Lighting and flow are likely low for SPS.
They die a slow death from the base up. Lately the are taking longer to die. I have had the two for about 3 weeks. The green slimer and stylo are losing tissue from the base up. Oh, and something new I just started happening is they tips of the corals are turning brown.
Do you think I should turn up my lighting? Maybe just a little?
Coral Reefer helped me with my light settings back in November. I don't want to mess them up.
This was the final lighting from November:

If those par measurements are correct, lighting isn't likely your issue. Even if it was too little lightening, they would likely turn brown first, before dying and it would be in the months timeframe, not weeks.

I’d still recommend checking/validating your test kits and possibly sending in an ICP test before trying to do something else. Eliminate one thing at a time so you can attempt to nail the root cause. Throwing in bacteria or using antibiotics is really a Hail Mary and won’t give you a definitive answer.

Adding bacteria diversity will not likely be the silver bullet for you right now. I assure you that you can take a brand new tank with no bacteria added, new water and as long as you maintain a stable environment with the right nutrients, it will survive for a while.
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Looks like Ulva (sea lettuce).
+1, the dreaded Ulva invasion. Good fish food. So hard to control.

I'd restart on the basics. Recalibrate anything you're using to test, including checking salinity and temperature. Make sure those things are staying stable. Give all your pumps and things their yearly cleanup, making sure nothing is cracked (in theory should show in ICP but who knows. Make sure if you're running GFO or carbon that you've changed it, and it's not dumping into the water column. Make sure your dosing method is not doing anything crazy (eg dumping it all in 10ms). Do a big water change. Suction the random crap out of the sand and sump.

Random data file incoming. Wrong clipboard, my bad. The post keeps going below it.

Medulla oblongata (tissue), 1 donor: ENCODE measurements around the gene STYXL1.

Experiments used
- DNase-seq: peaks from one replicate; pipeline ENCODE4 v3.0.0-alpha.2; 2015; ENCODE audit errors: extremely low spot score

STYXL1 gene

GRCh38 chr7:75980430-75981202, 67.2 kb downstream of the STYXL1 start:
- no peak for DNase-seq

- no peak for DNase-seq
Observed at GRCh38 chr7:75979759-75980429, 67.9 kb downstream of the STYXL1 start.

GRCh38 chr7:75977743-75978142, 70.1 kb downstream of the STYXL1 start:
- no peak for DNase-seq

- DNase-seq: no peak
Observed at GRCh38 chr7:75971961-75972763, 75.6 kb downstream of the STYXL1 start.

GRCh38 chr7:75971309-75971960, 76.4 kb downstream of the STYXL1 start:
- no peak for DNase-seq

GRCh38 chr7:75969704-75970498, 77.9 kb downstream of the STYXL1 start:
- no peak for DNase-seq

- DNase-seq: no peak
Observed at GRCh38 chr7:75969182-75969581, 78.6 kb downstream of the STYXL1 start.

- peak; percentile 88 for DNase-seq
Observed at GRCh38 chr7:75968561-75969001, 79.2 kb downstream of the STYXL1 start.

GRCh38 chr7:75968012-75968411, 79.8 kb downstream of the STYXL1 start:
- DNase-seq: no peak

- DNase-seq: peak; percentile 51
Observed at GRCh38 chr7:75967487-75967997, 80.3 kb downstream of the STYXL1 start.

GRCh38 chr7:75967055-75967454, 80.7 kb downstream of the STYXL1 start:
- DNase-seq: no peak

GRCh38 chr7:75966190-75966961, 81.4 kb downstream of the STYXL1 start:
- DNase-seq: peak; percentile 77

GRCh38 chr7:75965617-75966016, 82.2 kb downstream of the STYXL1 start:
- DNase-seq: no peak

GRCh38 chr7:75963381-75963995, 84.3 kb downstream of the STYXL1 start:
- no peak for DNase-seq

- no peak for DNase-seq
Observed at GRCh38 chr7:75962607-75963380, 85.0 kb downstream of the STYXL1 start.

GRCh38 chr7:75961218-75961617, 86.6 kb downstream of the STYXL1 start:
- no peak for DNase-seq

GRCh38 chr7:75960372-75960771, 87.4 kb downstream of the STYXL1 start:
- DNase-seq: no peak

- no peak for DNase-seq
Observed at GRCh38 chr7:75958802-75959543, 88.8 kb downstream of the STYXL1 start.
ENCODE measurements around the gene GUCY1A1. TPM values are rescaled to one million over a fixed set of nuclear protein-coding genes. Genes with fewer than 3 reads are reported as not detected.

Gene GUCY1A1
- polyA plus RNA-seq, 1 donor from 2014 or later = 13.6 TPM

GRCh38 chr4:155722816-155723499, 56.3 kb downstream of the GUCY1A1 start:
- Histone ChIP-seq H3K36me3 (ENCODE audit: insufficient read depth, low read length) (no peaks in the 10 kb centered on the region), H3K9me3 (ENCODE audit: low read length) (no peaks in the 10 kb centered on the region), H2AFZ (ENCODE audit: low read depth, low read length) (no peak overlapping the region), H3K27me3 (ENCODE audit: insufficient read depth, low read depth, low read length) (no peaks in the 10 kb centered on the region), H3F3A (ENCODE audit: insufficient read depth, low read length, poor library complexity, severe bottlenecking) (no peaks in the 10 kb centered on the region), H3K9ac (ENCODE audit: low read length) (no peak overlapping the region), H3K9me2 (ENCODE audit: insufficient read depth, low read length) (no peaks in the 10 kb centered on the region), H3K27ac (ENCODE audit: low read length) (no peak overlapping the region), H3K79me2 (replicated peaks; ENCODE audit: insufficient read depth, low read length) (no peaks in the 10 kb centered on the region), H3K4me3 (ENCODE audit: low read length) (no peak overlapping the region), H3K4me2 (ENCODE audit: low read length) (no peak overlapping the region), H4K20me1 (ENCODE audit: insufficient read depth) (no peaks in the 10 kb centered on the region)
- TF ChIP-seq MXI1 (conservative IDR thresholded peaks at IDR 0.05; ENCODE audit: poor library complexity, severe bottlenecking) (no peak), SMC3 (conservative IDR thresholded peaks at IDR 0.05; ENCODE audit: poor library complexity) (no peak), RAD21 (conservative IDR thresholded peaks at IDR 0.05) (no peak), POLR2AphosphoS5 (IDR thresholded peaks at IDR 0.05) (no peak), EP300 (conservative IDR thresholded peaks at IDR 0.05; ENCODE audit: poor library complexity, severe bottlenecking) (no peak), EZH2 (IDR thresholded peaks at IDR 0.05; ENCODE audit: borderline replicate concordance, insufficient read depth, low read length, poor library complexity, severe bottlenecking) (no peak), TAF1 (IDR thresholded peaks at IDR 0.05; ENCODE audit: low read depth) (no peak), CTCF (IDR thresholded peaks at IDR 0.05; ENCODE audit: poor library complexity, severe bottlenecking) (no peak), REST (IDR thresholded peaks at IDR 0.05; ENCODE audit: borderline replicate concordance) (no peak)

Worst case you check off your yearly maintenance list.

This doesn't seem applicable to you, but I had similar die offs in my tank and eventually I realized the dinos I was fighting were causing way more issues than I thought. I likely should've been running a lot more carbon to catch bad stuff. I later had issues with my frag tank with die offs, and things like finally turning back on my skimmer made a big difference (also seemingly irrelevant to you).
I'm having a similar issue. Started with dry rock and sand. Ran it a few months with a couple fish. added a few lps corals. Those looked good after a few months so I added a few easy sps. Had a fight with dino which made sps corals look bad, beat that, and sps corals started to color back up. Then all of a sudden they started looking sickly like in your pics, and eventually stn/rtn. Lps is so so. Some look fine, others have wasted away.

ICP didn't show anything weird. May consider aquabiomics...

Thinking back, I think this is the first tank I set up with 100% dry rock and sand. It's definitely the first time I have had this kind of issue.
people will say I’m wrong. I believe if you start an aquarium with dry rock alone. It will set you back 1.5-2 years in the hobby. The biome just isn’t there.
people will say I’m wrong. I believe if you start an aquarium with dry rock alone. It will set you back 1.5-2 years in the hobby. The biome just isn’t there.

I’d be the first. :)

This tank was run with all dry rock.